4. Concluding Remarks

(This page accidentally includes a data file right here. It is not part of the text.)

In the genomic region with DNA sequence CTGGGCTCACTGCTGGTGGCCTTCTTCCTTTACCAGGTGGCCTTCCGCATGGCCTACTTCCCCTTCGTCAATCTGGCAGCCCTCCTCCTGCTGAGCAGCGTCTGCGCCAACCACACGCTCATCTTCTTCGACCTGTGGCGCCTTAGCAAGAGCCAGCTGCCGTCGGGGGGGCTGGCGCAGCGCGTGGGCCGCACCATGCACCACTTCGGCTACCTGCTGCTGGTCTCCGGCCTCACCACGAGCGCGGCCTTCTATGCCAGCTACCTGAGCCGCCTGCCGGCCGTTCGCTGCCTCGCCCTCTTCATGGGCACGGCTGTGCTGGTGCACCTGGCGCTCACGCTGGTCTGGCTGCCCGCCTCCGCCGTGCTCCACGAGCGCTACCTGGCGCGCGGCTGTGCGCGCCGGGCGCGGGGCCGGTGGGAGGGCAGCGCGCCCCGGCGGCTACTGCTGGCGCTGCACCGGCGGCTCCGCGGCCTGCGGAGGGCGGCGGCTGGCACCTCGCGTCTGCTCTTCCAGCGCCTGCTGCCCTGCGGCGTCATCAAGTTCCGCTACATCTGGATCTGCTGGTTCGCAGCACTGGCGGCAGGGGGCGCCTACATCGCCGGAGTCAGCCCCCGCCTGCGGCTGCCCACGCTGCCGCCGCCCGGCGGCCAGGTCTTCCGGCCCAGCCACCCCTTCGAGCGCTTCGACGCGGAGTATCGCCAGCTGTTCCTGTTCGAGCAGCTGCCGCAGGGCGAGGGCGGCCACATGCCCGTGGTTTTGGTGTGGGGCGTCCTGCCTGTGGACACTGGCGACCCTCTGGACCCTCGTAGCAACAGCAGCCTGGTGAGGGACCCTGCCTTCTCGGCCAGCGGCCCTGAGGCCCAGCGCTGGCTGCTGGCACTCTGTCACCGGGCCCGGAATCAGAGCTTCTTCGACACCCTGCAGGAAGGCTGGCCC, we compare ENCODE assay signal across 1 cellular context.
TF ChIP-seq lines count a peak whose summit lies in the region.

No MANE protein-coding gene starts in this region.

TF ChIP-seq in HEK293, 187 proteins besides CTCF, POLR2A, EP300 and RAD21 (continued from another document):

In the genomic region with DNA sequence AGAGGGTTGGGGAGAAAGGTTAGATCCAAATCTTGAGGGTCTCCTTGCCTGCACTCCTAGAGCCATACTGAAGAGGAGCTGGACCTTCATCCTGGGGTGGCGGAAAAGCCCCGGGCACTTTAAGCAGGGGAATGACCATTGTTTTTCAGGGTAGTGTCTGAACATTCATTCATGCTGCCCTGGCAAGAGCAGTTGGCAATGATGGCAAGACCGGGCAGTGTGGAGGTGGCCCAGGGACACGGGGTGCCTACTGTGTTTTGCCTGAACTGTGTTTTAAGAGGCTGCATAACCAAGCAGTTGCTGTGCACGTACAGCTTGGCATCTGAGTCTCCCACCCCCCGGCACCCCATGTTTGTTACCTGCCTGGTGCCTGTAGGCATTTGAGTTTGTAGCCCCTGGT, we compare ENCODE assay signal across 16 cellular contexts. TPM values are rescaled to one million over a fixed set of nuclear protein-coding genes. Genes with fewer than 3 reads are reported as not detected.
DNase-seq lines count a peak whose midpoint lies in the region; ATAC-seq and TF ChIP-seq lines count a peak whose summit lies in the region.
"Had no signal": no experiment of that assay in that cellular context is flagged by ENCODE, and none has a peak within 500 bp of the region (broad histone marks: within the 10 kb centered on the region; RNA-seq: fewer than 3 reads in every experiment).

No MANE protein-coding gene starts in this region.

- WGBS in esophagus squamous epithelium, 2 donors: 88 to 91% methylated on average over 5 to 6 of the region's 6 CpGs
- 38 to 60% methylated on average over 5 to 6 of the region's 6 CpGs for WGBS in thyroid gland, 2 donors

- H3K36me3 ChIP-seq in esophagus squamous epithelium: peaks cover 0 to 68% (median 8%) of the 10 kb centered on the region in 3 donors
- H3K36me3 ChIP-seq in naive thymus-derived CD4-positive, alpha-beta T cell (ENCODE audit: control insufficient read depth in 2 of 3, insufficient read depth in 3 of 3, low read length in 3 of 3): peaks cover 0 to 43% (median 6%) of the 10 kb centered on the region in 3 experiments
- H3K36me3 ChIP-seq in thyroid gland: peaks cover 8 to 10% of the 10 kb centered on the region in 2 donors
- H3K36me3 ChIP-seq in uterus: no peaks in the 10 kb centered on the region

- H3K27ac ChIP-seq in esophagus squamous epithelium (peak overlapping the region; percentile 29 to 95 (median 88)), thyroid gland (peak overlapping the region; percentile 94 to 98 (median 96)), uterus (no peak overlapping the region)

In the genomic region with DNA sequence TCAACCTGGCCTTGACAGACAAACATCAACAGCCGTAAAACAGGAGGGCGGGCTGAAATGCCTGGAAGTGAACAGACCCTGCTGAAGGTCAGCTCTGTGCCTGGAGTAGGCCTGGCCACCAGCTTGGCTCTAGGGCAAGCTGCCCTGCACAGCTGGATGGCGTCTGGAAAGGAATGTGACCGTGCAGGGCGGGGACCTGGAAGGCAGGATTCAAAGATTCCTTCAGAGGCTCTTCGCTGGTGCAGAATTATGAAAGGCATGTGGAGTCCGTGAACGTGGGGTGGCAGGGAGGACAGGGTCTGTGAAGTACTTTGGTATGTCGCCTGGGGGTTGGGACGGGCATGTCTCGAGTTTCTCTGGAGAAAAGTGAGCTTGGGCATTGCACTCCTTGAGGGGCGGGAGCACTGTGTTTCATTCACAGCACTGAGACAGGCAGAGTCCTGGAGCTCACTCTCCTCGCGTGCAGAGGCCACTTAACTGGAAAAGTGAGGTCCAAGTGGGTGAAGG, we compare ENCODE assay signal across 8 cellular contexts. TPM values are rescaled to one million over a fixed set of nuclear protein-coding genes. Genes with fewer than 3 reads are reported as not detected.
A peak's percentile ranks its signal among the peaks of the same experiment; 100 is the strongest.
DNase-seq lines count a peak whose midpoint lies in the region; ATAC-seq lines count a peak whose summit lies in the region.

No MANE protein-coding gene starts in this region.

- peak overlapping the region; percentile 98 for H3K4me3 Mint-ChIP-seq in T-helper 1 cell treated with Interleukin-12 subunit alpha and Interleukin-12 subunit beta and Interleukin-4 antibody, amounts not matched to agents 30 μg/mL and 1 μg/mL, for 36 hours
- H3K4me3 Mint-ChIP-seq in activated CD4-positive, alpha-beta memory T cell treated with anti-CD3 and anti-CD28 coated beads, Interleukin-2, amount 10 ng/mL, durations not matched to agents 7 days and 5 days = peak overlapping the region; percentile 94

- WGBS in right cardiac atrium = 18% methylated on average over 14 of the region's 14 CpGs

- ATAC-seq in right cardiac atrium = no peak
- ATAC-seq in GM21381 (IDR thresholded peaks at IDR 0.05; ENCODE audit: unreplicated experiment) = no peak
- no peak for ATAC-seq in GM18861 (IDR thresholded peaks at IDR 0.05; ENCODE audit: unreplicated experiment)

Pathogen-encoded lncRNAs have been reported for several virus groups, including herpesviruses (see [59] for a recent review). For KSHV, several studies have described properties of PAN RNA, which are consistent with its role as a multifunctional viral lncRNA. In view of the dependence of viral replication on the host cell machinery, it is perhaps not surprising that viral and cellular lncRNAs are increasingly linked to viral processes. It should be noted that our studies have focused on PAN RNA as a molecular sink or decoy for LANA or other repressive protein complexes in order to facilitate lytic replication [49]. In addition to that aspect of the model (Figure 1), the results of Rossetto, Pari and colleagues [23,43,44] suggests that PAN RNA is capable of functioning in a lncRNA-like manner using other archetypes of lncRNA molecular mechanisms as put forth by Wang and Chang, including lncRNA guides, scaffolds and signals [1]. For example, the widespread distribution of PAN RNA at both KSHV and cellular genomic loci suggests that PAN RNA may act as a guide or scaffold to target chromatin-modifying complexes to specific locations with PAN RNA serving as a conduit for either gene activation or repression [23,44]. This paradigm is illustrated by the detection of PAN RNA interactions at the ORF50 promoter and with JMJD3, UTX, and MLL2; these interactions are consistent with the changes in local histone modifications observed at this locus during viral reactivation [20,21]. Interestingly, a recombinant bacmid lacking PAN RNA expression does not produce virus, nor could viral production by this mutant be rescued by K-Rta overexpression [23]. Although PAN RNA is considered a K-Rta target gene [32,33] these surprising results indicate that a certain level of PAN RNA is needed for the activation of the entire KSHV lytic expression program. While PAN RNA is often considered a lytic transcript, it is important to keep in mind that PAN RNA is packaged into virions [45] and the transcript is also detected in latent cells [23], Thus PAN RNA has the potential to influence virus-host interactions at all stages of infection. One curious aspect that arises when attempting to invoke lncRNA mechanisms for PAN RNA concerns the extreme abundance of the transcript. Early studies had suggested a number of up to ~500,000 copies of PAN RNA per induced BC-1 cell representing ~80% of the total poly(A) selected RNA pool [31,32]. This abundance has been confirmed by next generation mRNA-sequencing results where PAN RNA represented up to 90% of the KSHV reads at 72 h post-induction [58]. This expression level contrasts that of cellular noncoding RNAs, which have been reported to often be expressed at significantly lower levels than coding RNA [60]. While one could propose that this high level of PAN RNA expression (a) creates a better sponge or decoy; (b) is necessary to ensure its incorporation into virions; or (c) assures perturbation of host cell transcriptional programs, it will be exciting to see how specificity or targeting is accomplished under these conditions. A working model that outlines our current view of PAN RNA lncRNA function is presented in Figure 1.